IMPROVE - Editorial



Author: Sergey Kulik
Tester: Kamil Debowski
Editorialist: Pawel Kacprzak




Permutations, constructive algorithms


For a given permutation P of numbers 1, 2, \ldots, N, such that for all i, P[i] \neq i, the goal of the problem is to transform P into another permutation P' such that P' has the smallest possible number of inversion. The only restriction is that we can do that using at most 2 \cdot N^2 moves, and each valid move is a swap of two adjacent elements of the permutation P[i], P[i+1], such that P[i] \neq i and P[i+1] \neq i+1.

Thus, the answer to the problem is a sequence of at most 2 \cdot N^2 valid moves transforming P into P' having the smallest possible number of inversions. Just to recall, inversion is a pair of indices i < j, such that P'[i] > P'[j].


Observe within the given number of moves, the permutation with no inversions can always be constructed, i.e. the identity permutation for which for all i, P'[i] = i, by placing elements one after another to its final position using some rules starting from the smallest one.


Subtask 1

In the first subtask, we know that N \leq 5, so one can try to generate all possible permutations using sequences of valid moves and return the one with the smallest number of inversions. In fact, this can be the first step towards observing how to convert constructively any permutation to the identity permutation within the given number of moves, which is exactly what we want to do in the second subtask.

Subtask 2

In the second subtask we have N \leq 50, so we want an explicit recipe on how to convert any permutation to identity permutation withing given number of moves. The idea is the following: we are going to first place number 1 to its place, then number 2 to its place and so on. Let’s assume that we have already placed K-1 numbers to their places and we want to move number K to its place now. We are not going to touch any of the already placed numbers from now. The only thing we have to be aware of is the situation when after placing K to its place, there exist two positions i, j such that K < i < j, and P'[j] = j, but P'[i] > j, in other words, number j is already in its place, but number P'[i] is not, and since it is greater than j, in order to move it to its position, we would have to make at least one move involving P'[j], but we cannot do that since this move is not allowed anymore. Having above observations in mind we can use the below constructive approach to place number K to its place:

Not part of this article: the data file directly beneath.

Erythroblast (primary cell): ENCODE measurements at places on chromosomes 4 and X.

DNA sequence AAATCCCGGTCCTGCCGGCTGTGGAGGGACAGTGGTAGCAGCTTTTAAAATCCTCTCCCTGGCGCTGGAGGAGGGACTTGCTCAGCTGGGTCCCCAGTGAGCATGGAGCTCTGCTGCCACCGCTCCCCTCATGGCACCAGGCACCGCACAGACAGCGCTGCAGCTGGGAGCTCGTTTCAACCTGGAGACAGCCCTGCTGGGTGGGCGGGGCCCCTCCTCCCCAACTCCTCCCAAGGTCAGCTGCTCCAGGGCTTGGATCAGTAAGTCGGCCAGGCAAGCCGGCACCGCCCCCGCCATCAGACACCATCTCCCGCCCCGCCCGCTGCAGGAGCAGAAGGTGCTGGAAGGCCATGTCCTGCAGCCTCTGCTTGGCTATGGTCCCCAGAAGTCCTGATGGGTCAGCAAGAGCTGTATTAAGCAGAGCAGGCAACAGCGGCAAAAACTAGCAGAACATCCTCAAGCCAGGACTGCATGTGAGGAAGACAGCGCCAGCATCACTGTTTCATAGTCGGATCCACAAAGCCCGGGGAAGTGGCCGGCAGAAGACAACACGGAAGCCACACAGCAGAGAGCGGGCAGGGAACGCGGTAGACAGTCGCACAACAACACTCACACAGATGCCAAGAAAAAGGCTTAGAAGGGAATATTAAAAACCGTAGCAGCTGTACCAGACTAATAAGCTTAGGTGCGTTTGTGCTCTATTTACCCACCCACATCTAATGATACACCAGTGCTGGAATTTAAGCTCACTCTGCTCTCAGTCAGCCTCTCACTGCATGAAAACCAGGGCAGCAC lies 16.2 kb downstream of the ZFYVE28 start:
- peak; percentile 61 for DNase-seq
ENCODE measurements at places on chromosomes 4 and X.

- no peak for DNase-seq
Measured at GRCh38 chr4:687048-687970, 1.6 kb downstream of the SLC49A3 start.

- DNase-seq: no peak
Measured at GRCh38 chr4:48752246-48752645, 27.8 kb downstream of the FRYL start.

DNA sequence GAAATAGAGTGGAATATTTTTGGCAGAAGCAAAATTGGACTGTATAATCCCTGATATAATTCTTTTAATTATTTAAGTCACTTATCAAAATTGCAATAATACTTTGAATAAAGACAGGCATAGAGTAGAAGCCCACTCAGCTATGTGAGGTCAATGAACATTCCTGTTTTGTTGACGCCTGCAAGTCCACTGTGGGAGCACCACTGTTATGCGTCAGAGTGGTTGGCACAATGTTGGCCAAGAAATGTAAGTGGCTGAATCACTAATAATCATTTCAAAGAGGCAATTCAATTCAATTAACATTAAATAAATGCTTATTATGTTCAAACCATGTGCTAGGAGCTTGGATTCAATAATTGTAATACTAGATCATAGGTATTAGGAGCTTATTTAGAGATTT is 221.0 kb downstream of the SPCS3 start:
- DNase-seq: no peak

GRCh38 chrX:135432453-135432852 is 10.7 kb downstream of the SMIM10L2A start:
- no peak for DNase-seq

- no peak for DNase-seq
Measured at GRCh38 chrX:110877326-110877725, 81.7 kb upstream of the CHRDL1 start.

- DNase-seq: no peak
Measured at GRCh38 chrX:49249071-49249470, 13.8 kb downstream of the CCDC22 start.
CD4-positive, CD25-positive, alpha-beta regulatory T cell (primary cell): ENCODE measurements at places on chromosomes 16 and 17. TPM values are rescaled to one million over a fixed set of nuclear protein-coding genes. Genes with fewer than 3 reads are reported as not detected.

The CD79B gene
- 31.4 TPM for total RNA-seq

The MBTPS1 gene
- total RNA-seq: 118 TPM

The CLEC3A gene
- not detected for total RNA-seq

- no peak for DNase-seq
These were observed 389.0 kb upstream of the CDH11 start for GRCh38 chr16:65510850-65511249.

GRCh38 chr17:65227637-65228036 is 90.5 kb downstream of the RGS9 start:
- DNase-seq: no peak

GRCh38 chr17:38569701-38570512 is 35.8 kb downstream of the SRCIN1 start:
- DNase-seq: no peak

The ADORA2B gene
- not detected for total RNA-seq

Let’s assume that K is no in its place, otherwise, we are done. Thus, let i > K be the current position of K in the permutation. There are two cases to consider:

  1. For all K-1 < j < i, P'[j] = j+1. In other words, all numbers to the left of position i (not counting the first K-1 elements placed in previous steps) are “one position to the left of their final positions”. In this case, we use consecutive swaps to swap positions i with i-1, then i-1 with i-2, \ldots, and finally K+1 with K. These swaps will result in not only number K on position K, but also all numbers K+1, K+2, \ldots, i on their positions.

  2. There exists at least one index x, such that K-1 < x < i, such that P'[x] \neq x+1. Let j be the greatest such index. In this case we swap positions consecutively elements at positions: j with j+1, next j+1 with j+2, \ldots, and finally i-1 with i. This process gets rid of one number for which the condition from the first case does not hold and also moves K one place towards its final position.

Let’s consider an example permutation P = [4, 3, 2, 5, 1]:

First, we want to move 1 to the first position. The condition from the first case does not hold, because P[3] \neq 4, so we perform consecutive swaps resulting in moving number 2 after 1: first we swap numbers 2 and 5, and next numbers 2 and 1, which results in P = [4, 3, 5, 1, 2].

Next, we still want to move 1 to its final position, and the condition from the first case still does not hold, because P[3] \neq 4, so we swap numbers 5 and 1 resulting in permutation P = [4, 3, 1, 5, 2]. After that, again the condition from the first step does not hold, because P[1] \neq 2 (notice that P[2] = 3). Thus we swap first numbers 4 and 3 and then numbers 4 and 1, which result in P = [3, 1, 4, 5, 2]. Next, we again have the second case, because P[1] \neq 2, so we swap numbers 3 and 1, which result in P = [1, 3, 4, 5, 2] and number 1 is placed on its final position.

Next step is to place number 2 to its final position. Notice that now the condition from the first case is fulfilled because all numbers standing before 2 not placed before to their positions fulfill the condition. So, we perform swaps moving 2 directly to its position, i.e. we swap numbers 2 and 5, then numbers 2 and 4 and finally numbers 2 and 3, which result in the final identity permutation P = [1,2,3,4,5] and we are done.

Moreover, it can be proven that the above construction does not use more than 2 \cdot N^2 moves. One helpful observation while proving is that in the first case using M consecutive moves we place exactly M elements to their final positions.

For implementation details please refer to author’s and tester’s solutions. Tester place numbers to their positions starting from the smallest 1, while author does it in the reverse order.


Setter’s solution can be found here.
Tester’s solution can be found here.

The links given here are of SEGMENTQ question. Please correct them.

Can anyone give me a test case where this fails?

Done, thanks for pointing it out